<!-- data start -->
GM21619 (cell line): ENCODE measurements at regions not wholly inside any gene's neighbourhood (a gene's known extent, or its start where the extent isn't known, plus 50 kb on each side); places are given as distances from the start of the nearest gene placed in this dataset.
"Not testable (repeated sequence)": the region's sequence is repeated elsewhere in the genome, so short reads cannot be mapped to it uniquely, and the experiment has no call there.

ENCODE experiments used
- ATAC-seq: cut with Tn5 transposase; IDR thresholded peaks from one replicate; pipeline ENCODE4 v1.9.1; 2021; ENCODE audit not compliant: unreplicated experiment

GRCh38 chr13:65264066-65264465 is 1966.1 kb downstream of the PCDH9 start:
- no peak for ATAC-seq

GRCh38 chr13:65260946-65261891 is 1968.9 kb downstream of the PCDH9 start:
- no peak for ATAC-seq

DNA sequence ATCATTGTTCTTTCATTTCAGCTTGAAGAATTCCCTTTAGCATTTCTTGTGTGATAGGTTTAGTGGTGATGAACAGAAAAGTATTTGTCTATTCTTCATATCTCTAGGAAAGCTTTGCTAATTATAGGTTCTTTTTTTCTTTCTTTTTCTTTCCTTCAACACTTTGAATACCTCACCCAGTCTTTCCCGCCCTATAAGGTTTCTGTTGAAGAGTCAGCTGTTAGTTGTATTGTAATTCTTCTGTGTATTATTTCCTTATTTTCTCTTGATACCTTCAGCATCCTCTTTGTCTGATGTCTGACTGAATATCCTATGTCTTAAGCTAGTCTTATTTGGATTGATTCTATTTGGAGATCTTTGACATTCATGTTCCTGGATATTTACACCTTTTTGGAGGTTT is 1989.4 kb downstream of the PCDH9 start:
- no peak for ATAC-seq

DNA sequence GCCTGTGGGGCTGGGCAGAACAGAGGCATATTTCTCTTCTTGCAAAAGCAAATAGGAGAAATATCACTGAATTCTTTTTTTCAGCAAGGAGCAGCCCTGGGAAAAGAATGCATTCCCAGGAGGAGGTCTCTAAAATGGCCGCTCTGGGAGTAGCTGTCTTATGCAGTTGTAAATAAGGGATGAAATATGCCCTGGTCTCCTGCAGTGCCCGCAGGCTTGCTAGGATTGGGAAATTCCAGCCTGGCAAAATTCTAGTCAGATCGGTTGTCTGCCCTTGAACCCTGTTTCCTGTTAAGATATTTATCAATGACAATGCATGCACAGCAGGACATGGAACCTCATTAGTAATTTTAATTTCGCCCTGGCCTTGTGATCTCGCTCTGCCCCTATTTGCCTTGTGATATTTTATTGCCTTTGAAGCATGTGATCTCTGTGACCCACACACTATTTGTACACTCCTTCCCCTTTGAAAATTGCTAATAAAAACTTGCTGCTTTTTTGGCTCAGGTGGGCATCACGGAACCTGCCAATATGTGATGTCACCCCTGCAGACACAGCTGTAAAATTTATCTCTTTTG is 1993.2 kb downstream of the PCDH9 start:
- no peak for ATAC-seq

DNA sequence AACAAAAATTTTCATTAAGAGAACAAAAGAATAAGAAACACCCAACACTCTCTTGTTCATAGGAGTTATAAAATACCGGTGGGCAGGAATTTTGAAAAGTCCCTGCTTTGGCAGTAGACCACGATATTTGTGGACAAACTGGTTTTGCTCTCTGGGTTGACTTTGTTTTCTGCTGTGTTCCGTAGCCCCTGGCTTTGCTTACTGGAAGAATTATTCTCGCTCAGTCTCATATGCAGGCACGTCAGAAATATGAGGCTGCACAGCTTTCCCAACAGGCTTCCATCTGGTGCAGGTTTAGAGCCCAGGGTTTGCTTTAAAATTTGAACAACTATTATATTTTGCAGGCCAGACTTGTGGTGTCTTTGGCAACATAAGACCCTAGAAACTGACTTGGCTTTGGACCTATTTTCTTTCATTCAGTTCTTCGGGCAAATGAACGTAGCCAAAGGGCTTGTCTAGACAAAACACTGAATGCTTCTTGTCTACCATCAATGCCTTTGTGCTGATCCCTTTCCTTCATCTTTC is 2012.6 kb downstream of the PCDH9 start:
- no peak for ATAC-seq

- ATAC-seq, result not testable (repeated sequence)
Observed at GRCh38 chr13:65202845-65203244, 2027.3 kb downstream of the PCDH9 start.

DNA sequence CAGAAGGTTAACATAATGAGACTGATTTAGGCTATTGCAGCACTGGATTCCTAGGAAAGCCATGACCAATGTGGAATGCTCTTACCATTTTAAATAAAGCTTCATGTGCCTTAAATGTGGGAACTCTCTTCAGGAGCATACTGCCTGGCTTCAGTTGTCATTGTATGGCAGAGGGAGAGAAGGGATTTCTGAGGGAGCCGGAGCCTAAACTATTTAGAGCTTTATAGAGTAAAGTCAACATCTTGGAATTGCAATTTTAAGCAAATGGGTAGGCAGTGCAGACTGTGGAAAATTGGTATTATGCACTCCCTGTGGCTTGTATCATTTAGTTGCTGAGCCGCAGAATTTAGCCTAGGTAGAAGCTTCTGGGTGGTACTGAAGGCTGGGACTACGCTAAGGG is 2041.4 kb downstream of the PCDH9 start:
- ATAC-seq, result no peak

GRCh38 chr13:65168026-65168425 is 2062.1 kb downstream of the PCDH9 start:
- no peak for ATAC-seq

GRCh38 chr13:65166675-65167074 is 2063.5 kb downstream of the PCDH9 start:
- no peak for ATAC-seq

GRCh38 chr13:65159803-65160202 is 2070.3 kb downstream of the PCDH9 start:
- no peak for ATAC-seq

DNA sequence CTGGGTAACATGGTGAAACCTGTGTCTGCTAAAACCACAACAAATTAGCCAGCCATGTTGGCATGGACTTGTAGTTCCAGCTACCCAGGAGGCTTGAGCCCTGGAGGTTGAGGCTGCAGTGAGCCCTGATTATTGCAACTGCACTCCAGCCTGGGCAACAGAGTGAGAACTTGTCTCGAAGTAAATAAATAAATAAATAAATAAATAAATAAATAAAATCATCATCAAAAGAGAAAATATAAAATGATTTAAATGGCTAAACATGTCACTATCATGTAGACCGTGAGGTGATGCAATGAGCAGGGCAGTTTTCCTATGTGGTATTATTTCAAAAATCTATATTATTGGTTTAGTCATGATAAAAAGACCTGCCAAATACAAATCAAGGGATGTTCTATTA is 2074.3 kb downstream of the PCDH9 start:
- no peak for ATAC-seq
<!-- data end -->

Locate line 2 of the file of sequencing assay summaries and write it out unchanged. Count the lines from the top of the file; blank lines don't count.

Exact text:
"Not testable (repeated sequence)": the region's sequence is repeated elsewhere in the genome, so short reads cannot be mapped to it uniquely, and the experiment has no call there.